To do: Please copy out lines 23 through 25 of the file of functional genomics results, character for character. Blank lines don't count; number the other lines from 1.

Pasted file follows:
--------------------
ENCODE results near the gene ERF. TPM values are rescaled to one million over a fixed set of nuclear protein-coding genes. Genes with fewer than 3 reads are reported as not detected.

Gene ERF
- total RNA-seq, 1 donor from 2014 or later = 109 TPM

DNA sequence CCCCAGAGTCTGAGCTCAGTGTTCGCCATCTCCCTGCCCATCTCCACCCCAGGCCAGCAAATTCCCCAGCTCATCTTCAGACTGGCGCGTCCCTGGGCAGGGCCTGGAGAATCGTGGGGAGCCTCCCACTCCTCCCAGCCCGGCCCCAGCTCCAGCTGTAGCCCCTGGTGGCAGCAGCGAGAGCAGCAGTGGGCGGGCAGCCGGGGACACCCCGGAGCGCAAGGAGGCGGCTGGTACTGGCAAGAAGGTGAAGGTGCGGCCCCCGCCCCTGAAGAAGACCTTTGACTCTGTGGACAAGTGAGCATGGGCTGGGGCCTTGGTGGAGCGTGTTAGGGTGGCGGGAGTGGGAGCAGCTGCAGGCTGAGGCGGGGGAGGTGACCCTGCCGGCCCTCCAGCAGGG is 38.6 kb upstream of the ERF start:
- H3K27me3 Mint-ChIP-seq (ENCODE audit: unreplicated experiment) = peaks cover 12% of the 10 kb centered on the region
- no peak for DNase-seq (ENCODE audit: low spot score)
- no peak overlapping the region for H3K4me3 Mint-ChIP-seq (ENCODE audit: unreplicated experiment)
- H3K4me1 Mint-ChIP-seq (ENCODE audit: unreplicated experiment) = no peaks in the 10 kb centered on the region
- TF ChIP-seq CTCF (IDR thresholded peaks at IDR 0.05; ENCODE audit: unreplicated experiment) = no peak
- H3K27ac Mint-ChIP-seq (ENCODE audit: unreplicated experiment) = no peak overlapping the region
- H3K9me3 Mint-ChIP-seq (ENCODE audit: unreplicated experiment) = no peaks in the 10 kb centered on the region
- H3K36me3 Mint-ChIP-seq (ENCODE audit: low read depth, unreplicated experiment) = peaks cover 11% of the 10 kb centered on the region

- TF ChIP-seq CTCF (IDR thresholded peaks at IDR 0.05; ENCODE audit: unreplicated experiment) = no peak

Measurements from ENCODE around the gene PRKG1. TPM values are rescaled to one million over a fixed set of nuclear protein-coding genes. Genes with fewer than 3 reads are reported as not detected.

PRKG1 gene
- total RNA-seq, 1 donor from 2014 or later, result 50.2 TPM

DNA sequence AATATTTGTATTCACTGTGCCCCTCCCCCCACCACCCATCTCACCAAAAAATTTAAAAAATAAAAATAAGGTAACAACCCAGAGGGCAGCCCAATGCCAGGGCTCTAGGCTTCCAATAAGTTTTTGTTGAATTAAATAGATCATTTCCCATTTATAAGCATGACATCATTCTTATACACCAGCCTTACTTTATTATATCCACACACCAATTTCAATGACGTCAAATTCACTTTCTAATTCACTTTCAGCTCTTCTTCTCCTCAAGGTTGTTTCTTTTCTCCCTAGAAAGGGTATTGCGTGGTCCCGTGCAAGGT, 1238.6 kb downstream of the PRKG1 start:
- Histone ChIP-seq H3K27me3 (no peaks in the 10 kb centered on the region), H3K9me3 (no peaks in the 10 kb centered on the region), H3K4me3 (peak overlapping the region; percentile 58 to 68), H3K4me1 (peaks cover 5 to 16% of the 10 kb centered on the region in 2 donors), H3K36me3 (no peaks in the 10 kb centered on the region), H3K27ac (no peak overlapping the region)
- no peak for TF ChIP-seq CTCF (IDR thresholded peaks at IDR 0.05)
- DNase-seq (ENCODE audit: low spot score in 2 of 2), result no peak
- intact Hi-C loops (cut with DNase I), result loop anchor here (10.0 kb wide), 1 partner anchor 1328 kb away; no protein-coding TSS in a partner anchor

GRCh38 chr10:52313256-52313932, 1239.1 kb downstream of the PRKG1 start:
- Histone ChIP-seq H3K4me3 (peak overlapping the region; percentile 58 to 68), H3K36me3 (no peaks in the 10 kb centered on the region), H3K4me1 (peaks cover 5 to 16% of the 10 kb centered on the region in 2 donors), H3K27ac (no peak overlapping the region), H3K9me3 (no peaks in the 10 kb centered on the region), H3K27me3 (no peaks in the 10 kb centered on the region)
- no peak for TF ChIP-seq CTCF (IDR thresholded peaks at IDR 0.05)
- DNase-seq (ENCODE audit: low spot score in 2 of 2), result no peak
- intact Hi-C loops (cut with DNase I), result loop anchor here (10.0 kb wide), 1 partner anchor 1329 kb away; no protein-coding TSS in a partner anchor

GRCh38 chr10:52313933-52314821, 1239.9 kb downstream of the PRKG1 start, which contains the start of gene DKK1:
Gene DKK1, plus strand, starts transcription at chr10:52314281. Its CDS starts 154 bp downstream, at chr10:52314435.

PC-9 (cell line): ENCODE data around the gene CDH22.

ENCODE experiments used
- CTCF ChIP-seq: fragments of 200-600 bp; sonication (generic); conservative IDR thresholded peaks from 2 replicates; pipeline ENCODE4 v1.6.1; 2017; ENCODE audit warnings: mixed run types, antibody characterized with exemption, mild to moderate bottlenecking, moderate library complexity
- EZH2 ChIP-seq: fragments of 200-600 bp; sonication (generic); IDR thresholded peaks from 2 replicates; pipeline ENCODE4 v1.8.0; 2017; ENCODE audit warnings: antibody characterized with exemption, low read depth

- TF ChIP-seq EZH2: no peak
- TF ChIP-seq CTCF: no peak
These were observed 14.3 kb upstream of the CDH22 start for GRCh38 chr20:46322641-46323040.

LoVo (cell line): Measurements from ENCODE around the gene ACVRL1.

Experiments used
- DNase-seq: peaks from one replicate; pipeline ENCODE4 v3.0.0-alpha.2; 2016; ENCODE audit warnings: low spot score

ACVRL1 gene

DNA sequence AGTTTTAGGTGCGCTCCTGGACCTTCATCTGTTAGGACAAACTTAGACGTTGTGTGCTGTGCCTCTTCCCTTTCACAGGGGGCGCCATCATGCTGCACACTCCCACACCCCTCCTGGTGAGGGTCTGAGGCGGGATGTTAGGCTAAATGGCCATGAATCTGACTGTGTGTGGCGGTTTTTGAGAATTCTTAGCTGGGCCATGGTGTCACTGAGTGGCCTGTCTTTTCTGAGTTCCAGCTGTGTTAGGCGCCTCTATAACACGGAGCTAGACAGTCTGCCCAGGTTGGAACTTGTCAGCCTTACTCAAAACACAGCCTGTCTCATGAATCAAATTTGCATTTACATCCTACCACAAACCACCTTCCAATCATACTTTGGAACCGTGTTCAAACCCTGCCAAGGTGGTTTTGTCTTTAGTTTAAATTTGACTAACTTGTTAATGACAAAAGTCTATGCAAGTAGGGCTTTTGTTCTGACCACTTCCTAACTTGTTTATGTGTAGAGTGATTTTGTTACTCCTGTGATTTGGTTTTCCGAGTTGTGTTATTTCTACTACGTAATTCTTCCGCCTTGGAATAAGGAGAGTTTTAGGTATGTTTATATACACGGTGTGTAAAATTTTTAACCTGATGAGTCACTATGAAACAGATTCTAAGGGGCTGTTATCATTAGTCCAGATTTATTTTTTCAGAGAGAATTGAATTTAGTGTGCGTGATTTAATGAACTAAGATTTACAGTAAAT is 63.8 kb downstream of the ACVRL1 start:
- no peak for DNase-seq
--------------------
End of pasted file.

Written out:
- Histone ChIP-seq H3K4me3 (peak overlapping the region; percentile 58 to 68), H3K36me3 (no peaks in the 10 kb centered on the region), H3K4me1 (peaks cover 5 to 16% of the 10 kb centered on the region in 2 donors), H3K27ac (no peak overlapping the region), H3K9me3 (no peaks in the 10 kb centered on the region), H3K27me3 (no peaks in the 10 kb centered on the region)
- no peak for TF ChIP-seq CTCF (IDR thresholded peaks at IDR 0.05)
- DNase-seq (ENCODE audit: low spot score in 2 of 2), result no peak